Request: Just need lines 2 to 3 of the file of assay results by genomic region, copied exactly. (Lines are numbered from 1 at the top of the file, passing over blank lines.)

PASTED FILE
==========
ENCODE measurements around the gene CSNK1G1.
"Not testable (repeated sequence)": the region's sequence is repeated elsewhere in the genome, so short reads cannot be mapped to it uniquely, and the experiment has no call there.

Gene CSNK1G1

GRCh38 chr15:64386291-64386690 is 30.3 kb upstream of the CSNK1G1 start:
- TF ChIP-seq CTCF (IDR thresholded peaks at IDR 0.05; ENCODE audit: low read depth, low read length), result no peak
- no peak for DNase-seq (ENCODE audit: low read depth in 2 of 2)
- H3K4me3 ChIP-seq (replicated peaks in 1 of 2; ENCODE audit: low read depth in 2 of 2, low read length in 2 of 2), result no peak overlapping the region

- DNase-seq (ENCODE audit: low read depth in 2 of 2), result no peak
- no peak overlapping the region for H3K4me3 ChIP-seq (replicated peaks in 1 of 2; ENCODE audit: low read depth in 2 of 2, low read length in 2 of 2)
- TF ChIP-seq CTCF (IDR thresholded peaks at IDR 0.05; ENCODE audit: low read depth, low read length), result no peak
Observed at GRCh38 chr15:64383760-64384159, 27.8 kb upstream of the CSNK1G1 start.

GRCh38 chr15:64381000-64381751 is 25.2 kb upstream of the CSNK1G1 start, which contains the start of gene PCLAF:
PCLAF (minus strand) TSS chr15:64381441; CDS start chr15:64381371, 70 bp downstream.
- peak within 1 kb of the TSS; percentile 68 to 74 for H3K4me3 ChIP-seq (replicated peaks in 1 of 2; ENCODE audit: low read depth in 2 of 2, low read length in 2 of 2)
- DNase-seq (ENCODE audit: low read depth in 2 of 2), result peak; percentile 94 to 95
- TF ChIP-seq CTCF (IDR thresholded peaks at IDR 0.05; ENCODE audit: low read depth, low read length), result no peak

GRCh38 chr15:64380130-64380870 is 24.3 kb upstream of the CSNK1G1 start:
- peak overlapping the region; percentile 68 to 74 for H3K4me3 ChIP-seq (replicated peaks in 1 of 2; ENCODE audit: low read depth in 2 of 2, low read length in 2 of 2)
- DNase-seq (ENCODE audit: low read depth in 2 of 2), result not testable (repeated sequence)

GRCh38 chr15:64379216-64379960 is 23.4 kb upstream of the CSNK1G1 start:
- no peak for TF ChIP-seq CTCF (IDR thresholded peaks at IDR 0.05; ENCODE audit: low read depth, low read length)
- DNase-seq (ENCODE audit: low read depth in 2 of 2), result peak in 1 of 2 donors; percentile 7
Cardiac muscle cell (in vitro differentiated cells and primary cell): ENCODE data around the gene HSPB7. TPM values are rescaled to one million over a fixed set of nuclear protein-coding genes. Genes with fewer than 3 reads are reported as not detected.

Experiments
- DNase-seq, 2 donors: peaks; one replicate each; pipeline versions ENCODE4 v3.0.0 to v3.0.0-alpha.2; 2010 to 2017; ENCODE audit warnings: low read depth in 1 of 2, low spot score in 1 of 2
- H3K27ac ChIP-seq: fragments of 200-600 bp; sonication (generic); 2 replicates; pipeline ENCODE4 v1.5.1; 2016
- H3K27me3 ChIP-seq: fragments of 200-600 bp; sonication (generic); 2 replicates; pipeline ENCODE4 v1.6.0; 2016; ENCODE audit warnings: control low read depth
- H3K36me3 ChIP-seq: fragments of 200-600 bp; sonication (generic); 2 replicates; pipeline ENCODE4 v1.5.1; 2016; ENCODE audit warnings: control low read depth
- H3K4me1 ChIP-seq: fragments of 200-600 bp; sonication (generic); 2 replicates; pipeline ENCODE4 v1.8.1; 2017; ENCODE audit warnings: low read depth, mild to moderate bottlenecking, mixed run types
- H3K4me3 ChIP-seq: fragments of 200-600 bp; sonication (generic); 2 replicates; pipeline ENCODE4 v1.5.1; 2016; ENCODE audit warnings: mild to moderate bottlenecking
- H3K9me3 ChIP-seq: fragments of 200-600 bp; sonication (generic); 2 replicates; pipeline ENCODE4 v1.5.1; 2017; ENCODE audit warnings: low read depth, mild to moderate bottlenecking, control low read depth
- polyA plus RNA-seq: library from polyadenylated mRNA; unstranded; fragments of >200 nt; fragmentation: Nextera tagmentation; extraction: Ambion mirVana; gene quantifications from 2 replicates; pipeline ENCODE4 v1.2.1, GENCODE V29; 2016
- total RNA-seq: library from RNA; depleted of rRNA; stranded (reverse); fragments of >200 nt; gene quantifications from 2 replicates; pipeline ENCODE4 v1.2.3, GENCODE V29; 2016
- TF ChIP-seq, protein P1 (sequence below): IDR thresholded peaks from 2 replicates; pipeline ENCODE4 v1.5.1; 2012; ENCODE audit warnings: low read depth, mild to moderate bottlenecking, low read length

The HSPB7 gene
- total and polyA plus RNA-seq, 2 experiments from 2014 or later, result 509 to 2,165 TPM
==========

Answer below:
"Not testable (repeated sequence)": the region's sequence is repeated elsewhere in the genome, so short reads cannot be mapped to it uniquely, and the experiment has no call there.

Gene CSNK1G1